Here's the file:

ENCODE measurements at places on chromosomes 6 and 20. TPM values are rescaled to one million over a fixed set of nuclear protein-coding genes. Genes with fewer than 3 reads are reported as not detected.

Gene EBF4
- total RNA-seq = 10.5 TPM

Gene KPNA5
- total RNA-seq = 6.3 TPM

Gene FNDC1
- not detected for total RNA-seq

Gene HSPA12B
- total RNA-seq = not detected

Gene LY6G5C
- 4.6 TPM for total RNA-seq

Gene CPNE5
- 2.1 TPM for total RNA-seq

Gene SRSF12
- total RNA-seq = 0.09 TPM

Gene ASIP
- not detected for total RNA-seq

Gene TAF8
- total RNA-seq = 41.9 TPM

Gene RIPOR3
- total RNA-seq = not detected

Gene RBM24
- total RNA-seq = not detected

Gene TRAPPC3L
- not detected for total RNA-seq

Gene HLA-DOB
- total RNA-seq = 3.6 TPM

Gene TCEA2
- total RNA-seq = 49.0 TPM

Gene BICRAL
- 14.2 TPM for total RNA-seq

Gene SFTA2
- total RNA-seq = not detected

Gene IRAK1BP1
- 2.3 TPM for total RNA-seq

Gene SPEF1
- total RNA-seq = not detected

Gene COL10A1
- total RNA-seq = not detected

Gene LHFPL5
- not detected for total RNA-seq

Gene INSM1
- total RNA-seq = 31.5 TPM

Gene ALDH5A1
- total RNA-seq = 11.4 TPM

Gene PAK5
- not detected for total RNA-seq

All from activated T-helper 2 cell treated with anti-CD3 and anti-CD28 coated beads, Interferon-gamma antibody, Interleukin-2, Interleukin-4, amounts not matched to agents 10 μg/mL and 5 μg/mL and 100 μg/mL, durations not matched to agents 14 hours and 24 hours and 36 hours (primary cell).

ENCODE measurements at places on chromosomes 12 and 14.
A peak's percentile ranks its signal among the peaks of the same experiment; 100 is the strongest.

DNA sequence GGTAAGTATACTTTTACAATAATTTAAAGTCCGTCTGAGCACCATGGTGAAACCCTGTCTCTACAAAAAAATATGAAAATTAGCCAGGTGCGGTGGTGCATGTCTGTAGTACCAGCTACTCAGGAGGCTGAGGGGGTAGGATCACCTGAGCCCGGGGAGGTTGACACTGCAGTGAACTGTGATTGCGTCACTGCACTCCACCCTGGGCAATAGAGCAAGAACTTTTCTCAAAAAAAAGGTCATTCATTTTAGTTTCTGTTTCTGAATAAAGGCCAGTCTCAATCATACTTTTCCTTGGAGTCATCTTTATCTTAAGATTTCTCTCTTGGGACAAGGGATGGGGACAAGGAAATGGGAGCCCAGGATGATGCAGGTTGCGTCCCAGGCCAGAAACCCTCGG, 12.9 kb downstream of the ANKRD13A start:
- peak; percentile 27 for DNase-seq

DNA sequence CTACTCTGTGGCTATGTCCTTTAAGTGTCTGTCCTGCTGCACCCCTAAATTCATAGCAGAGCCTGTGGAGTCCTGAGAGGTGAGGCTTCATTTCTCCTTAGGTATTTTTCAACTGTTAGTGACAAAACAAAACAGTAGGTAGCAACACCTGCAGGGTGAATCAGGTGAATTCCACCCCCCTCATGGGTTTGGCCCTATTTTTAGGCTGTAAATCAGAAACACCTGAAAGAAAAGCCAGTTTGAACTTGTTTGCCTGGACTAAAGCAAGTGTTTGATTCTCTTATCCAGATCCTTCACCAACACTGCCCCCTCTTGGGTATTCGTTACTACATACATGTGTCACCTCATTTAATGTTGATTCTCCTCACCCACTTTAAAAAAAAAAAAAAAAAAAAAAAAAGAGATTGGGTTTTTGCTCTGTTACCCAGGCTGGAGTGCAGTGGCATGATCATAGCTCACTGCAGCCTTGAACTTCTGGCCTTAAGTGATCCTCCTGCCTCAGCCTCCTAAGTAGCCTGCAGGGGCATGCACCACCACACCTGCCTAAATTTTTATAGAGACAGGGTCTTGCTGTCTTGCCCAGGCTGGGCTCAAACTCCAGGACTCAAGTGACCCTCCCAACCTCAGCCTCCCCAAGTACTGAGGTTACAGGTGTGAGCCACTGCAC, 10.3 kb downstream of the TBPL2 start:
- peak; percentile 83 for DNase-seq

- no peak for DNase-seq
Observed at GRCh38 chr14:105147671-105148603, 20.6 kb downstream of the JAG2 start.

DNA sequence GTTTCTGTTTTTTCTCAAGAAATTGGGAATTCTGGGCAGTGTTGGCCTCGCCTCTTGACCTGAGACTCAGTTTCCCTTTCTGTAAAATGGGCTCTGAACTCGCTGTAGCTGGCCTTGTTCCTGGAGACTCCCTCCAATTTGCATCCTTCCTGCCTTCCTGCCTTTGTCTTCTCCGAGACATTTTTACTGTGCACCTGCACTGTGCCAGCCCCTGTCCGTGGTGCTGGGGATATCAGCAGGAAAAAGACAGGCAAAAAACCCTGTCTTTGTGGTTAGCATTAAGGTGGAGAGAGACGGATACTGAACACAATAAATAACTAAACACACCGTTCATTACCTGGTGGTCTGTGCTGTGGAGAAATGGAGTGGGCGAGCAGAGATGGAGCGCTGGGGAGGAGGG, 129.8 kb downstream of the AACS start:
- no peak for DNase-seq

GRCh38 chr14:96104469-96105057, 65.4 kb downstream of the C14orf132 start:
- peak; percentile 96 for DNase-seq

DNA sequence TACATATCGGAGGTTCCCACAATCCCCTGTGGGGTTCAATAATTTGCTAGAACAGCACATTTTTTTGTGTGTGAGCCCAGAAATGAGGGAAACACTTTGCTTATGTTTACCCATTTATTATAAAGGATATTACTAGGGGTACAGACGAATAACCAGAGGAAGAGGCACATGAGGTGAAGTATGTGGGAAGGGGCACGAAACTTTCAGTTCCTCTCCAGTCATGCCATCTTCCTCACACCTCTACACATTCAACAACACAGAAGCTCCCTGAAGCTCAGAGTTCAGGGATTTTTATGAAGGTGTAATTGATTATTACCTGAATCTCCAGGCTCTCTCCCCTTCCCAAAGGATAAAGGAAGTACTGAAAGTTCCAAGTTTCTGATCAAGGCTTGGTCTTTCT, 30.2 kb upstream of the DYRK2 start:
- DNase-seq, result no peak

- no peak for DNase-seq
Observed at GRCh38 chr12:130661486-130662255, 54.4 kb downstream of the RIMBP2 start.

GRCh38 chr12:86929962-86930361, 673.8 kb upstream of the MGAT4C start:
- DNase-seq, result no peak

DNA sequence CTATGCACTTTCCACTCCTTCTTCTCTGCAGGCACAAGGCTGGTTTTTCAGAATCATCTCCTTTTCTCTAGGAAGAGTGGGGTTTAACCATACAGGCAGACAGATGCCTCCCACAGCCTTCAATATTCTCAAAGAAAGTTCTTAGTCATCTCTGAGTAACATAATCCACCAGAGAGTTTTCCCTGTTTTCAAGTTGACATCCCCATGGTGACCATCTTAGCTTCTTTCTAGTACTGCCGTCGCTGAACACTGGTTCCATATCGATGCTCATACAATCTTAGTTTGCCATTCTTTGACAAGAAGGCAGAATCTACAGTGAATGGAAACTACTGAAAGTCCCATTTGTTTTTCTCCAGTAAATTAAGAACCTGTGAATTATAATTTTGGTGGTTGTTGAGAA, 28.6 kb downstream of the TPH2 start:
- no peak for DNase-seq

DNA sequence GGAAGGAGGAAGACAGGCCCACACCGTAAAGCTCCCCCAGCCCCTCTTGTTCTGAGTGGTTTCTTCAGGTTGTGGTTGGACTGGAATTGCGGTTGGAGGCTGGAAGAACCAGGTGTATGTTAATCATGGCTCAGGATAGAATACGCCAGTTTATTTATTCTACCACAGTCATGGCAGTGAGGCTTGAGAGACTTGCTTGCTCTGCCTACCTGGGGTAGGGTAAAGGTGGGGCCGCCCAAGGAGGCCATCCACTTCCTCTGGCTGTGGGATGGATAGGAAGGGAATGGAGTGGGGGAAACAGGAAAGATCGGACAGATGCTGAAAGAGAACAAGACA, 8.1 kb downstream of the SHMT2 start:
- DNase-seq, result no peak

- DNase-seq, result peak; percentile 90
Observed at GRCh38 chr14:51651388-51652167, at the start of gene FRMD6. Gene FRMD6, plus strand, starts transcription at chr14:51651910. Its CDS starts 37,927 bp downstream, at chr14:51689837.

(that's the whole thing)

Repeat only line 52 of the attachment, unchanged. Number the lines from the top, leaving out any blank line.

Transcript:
- peak; percentile 27 for DNase-seq